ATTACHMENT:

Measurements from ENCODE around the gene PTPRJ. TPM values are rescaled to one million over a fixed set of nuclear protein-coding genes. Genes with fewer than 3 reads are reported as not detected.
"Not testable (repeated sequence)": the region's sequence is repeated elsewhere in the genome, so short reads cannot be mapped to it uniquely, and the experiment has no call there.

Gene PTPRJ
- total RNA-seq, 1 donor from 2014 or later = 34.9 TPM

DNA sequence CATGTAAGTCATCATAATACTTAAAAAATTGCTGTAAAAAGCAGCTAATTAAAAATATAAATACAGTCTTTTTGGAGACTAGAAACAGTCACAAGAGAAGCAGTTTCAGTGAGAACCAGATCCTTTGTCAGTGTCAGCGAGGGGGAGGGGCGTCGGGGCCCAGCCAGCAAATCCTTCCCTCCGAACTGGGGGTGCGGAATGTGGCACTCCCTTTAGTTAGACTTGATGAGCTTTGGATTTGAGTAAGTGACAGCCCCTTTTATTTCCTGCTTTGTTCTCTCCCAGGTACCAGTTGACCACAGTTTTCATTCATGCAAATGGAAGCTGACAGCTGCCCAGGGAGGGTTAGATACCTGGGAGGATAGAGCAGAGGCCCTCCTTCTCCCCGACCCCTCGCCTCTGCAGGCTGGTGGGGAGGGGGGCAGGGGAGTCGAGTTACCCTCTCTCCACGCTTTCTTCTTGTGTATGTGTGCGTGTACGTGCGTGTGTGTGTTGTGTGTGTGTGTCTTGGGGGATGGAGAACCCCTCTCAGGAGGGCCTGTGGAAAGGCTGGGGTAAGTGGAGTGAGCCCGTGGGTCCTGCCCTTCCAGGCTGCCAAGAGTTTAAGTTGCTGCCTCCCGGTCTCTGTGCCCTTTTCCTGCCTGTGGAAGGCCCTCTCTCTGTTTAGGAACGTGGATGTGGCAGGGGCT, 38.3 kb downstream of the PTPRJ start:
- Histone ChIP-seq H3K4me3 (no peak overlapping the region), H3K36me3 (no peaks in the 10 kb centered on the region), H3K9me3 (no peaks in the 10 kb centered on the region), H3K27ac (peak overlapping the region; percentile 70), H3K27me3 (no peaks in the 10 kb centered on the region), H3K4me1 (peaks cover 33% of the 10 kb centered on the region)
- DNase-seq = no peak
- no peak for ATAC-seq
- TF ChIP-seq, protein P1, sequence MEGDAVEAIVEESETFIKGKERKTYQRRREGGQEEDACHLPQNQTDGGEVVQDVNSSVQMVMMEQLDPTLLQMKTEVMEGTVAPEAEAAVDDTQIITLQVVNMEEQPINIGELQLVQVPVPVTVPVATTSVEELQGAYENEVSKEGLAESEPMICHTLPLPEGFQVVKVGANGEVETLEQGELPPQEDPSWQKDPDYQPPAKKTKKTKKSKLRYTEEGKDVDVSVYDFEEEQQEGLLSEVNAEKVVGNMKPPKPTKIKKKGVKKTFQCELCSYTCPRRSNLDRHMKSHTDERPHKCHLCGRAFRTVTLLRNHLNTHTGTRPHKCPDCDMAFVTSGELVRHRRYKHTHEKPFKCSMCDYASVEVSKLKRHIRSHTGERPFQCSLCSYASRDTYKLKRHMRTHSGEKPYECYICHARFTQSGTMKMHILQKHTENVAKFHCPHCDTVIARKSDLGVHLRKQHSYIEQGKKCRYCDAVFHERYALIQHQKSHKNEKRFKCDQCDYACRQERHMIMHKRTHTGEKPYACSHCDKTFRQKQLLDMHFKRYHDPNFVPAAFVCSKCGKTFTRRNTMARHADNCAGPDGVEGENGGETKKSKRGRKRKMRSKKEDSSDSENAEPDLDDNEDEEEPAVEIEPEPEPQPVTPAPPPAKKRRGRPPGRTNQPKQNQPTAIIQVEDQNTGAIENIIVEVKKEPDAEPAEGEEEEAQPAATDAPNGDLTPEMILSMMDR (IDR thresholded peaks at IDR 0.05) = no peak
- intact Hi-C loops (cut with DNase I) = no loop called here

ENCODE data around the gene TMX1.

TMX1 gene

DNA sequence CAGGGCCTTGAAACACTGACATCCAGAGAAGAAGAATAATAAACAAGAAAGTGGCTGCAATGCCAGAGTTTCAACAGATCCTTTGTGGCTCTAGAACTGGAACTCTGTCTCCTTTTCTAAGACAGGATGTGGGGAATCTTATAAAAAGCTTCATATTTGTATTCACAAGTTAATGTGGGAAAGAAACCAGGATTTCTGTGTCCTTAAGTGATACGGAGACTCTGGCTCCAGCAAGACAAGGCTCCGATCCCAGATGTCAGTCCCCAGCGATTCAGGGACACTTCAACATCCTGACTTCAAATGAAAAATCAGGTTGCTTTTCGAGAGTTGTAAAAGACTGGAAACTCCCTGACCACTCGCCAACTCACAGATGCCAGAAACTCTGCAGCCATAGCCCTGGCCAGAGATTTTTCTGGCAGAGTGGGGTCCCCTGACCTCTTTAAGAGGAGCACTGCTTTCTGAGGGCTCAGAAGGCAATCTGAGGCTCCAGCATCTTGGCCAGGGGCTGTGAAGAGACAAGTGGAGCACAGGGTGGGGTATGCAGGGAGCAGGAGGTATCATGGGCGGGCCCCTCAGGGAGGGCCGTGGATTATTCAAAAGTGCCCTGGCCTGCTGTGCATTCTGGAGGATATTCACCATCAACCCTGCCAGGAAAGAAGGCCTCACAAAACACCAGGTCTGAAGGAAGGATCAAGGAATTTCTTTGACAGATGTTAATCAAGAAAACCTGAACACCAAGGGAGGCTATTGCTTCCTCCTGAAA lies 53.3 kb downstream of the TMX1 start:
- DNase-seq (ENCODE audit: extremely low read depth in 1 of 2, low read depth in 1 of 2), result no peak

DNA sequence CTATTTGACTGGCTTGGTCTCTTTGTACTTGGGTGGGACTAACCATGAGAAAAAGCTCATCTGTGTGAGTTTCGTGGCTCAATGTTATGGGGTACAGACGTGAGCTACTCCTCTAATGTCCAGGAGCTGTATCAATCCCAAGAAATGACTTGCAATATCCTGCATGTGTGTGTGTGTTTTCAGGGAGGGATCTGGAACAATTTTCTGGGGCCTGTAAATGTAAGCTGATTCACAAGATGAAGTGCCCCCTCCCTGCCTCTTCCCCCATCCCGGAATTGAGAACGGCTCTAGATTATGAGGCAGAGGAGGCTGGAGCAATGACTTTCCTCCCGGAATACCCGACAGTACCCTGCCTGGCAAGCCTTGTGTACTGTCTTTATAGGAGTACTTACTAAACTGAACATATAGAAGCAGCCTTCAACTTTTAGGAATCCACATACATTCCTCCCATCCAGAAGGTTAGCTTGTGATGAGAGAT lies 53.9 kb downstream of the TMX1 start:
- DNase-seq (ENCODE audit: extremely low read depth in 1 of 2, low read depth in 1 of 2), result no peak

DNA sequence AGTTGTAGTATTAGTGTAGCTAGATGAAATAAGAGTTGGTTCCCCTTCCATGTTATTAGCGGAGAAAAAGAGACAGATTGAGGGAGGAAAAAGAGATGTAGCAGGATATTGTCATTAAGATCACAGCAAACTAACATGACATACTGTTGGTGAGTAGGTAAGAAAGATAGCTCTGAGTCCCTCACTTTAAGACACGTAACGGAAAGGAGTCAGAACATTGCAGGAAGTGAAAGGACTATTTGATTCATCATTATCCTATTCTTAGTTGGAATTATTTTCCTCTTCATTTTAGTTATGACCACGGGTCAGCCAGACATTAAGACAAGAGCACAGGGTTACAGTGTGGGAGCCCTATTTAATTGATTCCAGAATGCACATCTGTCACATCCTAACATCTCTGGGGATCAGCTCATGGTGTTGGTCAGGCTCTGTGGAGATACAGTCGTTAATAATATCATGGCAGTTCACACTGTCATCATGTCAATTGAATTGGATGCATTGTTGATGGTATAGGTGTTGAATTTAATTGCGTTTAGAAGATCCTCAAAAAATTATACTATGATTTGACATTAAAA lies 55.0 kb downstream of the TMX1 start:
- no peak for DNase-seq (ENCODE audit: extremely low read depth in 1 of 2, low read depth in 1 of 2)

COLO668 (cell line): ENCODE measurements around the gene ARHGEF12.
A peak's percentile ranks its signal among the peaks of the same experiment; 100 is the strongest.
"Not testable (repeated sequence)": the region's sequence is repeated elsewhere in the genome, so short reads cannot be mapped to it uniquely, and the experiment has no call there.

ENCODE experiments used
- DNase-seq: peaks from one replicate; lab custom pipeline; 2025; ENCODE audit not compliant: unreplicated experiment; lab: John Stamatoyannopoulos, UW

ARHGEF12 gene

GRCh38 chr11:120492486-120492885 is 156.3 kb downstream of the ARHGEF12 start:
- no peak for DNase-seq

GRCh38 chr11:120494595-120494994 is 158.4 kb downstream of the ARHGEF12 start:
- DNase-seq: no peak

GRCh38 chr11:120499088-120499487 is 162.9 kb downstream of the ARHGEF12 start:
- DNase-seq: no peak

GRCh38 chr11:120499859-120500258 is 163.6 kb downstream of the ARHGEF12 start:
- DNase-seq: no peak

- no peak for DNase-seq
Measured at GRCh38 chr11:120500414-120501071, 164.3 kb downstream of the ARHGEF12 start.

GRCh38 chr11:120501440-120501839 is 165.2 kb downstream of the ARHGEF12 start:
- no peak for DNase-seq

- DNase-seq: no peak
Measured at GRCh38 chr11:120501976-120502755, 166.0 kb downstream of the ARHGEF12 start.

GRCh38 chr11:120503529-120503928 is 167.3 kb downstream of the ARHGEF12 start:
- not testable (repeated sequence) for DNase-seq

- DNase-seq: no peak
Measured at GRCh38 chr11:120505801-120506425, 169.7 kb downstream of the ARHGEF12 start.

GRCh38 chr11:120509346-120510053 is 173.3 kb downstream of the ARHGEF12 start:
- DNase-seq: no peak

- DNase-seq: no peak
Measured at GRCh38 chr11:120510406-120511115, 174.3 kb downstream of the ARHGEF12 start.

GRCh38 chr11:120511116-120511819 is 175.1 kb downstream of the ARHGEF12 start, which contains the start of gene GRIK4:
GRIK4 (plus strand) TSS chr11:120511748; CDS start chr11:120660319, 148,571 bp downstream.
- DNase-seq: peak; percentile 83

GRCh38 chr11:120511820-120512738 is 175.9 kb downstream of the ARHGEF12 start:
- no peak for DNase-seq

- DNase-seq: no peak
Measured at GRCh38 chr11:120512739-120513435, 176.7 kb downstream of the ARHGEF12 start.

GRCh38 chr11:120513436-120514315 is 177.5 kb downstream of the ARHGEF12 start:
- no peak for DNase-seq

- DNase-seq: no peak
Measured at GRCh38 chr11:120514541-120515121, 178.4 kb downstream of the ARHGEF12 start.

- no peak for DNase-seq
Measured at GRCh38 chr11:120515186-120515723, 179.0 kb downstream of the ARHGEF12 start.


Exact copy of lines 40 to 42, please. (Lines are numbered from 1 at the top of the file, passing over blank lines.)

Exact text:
- not testable (repeated sequence) for DNase-seq

- DNase-seq: no peak
Measured at GRCh38 chr11:120505801-120506425, 169.7 kb downstream of the ARHGEF12 start.